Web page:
Invoke a well-worn genre tag like, say, Grunge, and you’ll invariably hear invocations of heavy, sludgy guitars, angsty vocals and Seattle. Mention Punk and you might hear citations of New York, London or Los Angeles (depending on who you ask, of course), and inevitable allusions to caustic and frequently speedy music with an accent on nihilism and iconoclasm. Riot Grrl will probably get you the Pacific Northwest and dismissive descriptors like “shrill” and/or “amateurish” (again, depending on who you ask). These instances (and countless others) are usually the result of one or two prescient music journalists’ well-timed penchant for succinct appellation.
It doesn’t always work out as planned, of course. Both the tags for Goth and Shoegazer started off as snarky pejoratives penned by haughty British journalists who probably never imagined that the terms they coined would go on to be embraced, let alone legitimized as stylistic demarcations of music. They may have started off as cheap pot-shots, but they stuck.
But for every genre-specific label that seemed to click -– from No Wave to New Romantic -- there are ones that are a bit more vague and amorphous. One that’s always sort of eluded readily definable classification for me is the term scumrock. Beyond it not necessarily connoting any specific, sonic qualities to the music in question, it doesn’t seem to be rooted in any particular locale. While I’ve always associated it with my native NYC, I have seen it invoked in other parts of the world as well. As far as I’ve ever been able to discern, scumrock was basically a catch-all that encompassed a sloppier brand of post-punk rock, essentially pre-figuring a burlier variety of same in the form of Grunge. This is, of course, entirely subject to interpretation.
Initially, I remember those sorts of bands being branded with the markedly more colorful term, Pigfuck, a choice adjective slapped on names like the Butthole Surfers, Big Black, Live Skull, Scratch Acid and even Sonic Youth and Pussy Galore –- outfits that eschewed the almost militaristic stealth and comparatively cohesive lockstep of hardcore in favor of an artier, more dissonant and willfully transgressive approach.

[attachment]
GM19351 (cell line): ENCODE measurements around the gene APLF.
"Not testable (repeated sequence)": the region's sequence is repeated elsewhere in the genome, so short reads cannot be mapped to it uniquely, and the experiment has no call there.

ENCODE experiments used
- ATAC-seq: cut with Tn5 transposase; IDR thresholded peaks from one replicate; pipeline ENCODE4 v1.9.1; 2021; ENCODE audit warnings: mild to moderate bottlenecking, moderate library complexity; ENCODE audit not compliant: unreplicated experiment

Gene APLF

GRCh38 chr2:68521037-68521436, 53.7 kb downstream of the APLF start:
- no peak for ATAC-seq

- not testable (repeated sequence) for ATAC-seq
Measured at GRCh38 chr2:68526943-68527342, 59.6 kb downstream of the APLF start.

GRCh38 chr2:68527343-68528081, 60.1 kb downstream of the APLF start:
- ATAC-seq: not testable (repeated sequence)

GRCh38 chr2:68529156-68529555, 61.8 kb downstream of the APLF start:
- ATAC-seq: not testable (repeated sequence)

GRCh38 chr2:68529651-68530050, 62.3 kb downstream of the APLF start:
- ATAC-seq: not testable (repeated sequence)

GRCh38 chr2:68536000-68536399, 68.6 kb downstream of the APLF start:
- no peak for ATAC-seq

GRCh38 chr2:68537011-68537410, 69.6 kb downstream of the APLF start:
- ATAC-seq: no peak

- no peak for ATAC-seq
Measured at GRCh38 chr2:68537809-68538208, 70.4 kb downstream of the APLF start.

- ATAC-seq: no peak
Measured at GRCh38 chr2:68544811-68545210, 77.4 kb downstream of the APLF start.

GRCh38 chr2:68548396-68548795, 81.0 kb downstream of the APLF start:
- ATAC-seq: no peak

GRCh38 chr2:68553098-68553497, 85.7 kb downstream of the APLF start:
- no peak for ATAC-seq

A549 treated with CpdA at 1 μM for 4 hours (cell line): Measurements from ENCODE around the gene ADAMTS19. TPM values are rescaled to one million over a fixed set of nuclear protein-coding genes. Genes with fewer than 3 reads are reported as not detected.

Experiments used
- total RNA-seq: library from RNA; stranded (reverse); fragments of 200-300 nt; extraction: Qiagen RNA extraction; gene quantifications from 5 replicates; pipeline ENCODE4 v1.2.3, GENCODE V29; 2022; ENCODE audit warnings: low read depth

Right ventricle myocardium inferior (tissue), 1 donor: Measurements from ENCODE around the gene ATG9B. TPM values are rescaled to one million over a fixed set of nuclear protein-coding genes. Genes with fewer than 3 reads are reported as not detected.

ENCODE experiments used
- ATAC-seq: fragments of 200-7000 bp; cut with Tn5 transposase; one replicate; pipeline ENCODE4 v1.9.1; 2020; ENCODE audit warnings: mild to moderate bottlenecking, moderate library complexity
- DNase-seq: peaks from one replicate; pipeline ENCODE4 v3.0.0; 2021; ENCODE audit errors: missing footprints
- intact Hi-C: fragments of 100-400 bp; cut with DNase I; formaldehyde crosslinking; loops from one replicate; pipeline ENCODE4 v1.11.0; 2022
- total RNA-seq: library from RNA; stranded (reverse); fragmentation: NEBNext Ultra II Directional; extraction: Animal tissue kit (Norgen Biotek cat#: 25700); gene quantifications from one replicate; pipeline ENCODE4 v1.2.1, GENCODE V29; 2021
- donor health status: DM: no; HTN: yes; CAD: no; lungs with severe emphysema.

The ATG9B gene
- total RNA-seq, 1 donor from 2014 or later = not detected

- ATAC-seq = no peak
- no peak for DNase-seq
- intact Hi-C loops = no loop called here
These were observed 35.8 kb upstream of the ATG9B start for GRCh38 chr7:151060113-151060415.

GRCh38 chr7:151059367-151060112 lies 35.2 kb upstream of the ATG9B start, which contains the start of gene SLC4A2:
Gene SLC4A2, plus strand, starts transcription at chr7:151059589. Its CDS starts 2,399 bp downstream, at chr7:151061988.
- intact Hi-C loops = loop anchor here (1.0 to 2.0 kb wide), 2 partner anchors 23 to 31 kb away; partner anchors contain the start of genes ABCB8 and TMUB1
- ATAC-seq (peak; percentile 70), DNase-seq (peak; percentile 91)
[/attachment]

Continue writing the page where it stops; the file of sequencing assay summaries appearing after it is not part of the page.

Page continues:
I think the first time that I actually saw the term scumrock officially applied was via a pair of live ROIR tapes. In case you’re unfamiliar, ROIR was a maverick indie label (prior to “indie” being considered a genre unto itself) that issued a cassette-only line of crucial releases. Their most celebrated release is invariably the Bad Brain’s seminal debut album, but they also put out amazing stuff like the live compilation Lest We Forget by the Buzzcocks, Fuck’em If They Can’t Take a Joke by the Dictators and New York Thrash, which documented the nascent, percolating NYHC scene.
In any case, between 1988 and 1989, ROIR released both The End of Music (As We Know It) and, more specifically, New York Scum Rock Live at CBGB. While I personally preferred the former (as it featured Jack Natz’s post-Undead/pre-Cop Shoot Cop ensemble, The Black Snakes with Richard Kern), both collections offered up a fresh new generation of New York bands that were putting a raucous, new spin on proceedings.
But that’s also where things got confusing. Who was and wasn’t scumrock, and was there really a difference between that and “noise rock” and/or the afore-cited pigfuck? And, more crucially, did it even matter?
If you’re a regular reader here, you might remember a video clip I put up quite a while back featuring the Lunachicks, a band who arguably fell solidly in the initial scumrock camp. Well, that video clip was part of a larger segment on a video compilation from 1989 called “Hard & Heavy,” that devoted a whole swathe of one episode to this new phenomenon of “NYC Scumrock.”
Curiously, there is no mention of bands like Flaming Pablum favorites Pussy Galore, the Black Snakes, Cop Shoot Cop and White Zombie (though each have been tied with the epithet), but –- in addition to the mighty Lunachicks – the program did profile bands like the Reverb Motherfuckers and Da Willys -- two bands also featured on that second ROIR compilation, New York Scum Rock Live at CBGB.
Honestly speaking, while I continue to love the Lunachicks (as evidenced here), I never thought very much of the Reverb Motherfuckers, and even less of Da Willys. Are they wholly indicative of Scumrock? Do they do the evidently roundly misapplied term any semblance of justice? Who knows? More importantly -- who cares? As the Lunachicks themselves admit, it doesn’t necessarily apply to them (especially if that acronym theory -- “Socially Conscious Underground Music” -– has any truth to it). But, for a moment, at least --- it was a term that had resonance for some.
Step back in time to the Lower East Side of Manhattan in 1989 … and enjoy a putrid lungful of SCUMROCK!